CHESAPEAKE, Va. – Family members of victims of the Washington-area snipers were disappointed and puzzled Tuesday that Lee Boyd Malvo (search) did not get the death penalty like the mastermind of the attacks, John Allen Muhammad.
A jury took 8 hours over two days before choosing a sentence of life in prison without parole for Malvo, 18.
"There are two people who committed the ultimate crime," said Paul LaRuffa, who prosecutors say was shot at close range by Malvo outside his Maryland restaurant a month before the October 2002 shooting spree that killed 10 people and wounded three.
"One got the ultimate penalty and one didn't," LaRuffa said outside the courthouse. "I ask you, why?"
The sister of James L. "Sonny" Buchanan (search), who was killed in Maryland during the spree, said she too was disappointed, though she accepted the jury's decision.
"I don't think there could be another case that would be more deserving of capital punishment," a tearful Victoria Buchanan Snider said.
Vijay Walekar, who lost his brother Premkumar Walekar in the sniper attacks, also said he had wanted Malvo to be executed.
"What if he runs away again?" Walekar told reporters, referring to Malvo's thwarted escape attempt the night he was arrested.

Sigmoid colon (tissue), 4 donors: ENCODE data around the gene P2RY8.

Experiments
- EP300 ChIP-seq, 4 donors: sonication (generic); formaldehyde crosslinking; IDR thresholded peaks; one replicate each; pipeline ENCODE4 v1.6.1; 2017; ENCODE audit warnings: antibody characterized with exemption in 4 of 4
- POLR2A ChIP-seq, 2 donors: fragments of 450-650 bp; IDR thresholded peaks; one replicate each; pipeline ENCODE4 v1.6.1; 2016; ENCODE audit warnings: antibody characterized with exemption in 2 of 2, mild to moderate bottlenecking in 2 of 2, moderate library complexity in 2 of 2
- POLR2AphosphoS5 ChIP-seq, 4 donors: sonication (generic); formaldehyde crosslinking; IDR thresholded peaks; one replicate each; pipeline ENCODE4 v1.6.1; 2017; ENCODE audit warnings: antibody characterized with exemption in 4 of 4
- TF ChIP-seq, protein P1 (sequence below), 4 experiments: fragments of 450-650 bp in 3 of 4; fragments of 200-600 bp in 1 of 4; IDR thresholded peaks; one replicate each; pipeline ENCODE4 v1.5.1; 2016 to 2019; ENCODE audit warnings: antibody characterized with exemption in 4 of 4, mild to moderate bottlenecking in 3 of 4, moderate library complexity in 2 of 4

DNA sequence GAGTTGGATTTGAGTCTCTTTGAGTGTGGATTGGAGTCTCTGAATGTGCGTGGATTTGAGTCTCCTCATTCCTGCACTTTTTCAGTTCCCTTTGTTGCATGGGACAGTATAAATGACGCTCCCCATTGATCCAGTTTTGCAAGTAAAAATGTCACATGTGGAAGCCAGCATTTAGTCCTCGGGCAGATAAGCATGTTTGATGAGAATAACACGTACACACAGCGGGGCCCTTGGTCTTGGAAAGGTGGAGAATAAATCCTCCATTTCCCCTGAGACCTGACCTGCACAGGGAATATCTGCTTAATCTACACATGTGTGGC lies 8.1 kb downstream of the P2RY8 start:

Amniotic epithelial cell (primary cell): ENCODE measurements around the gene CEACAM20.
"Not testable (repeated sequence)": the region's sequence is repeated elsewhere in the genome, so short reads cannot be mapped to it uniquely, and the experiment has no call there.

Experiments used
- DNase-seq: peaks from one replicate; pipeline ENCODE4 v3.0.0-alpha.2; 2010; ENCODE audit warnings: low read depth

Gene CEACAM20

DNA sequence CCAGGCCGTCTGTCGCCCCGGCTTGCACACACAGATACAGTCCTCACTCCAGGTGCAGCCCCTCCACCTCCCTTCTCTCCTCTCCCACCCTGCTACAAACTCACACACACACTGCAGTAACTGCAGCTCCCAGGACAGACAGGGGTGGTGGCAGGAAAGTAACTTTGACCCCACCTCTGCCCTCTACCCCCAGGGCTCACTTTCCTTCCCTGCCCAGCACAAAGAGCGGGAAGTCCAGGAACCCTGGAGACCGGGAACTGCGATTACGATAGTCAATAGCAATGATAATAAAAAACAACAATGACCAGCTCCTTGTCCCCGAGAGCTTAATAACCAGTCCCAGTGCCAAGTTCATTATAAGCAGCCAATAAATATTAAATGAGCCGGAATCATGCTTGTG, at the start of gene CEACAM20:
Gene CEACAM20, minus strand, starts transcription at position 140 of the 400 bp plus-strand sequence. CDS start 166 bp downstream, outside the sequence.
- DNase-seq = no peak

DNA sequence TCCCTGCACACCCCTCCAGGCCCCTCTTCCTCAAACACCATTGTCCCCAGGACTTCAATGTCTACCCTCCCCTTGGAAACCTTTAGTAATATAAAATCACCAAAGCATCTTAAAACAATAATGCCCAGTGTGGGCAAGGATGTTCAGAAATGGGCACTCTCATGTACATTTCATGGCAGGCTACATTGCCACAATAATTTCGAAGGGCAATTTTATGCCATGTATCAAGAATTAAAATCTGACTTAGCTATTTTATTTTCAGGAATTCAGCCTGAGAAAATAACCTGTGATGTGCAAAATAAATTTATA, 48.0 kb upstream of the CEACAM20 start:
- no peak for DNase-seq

Relatives of Linda Franklin, whose murder Malvo was convicted of, did not speak outside court. The FBI analyst was shot in the head as she and her husband loaded packages into their car at a Home Depot in northern Virginia.
Katrina Hannum, Franklin's daughter, shook her head and cried when the sentence was read. Her stepfather, William Franklin, stared straight ahead.
Other victims' relatives sat quietly in court, putting their hands on each other's shoulders.
June Boyle, a Fairfax County (search) police detective to whom Malvo confessed to some of the shootings, was visibly upset when the sentence was read. She declined to comment.
Meanwhile, Malvo's mother thanked the jury for not giving her son the death penalty. "I thank God that they spared his life, I thank them for that," Una James, said from Jamaica.
Defense attorney Craig Cooley said Malvo was relieved but "on the other hand, he's 18 and contemplating living the rest of his natural life in a penitentiary."
He said defense lawyers plan to appeal the conviction but he also expects Malvo to be tried elsewhere.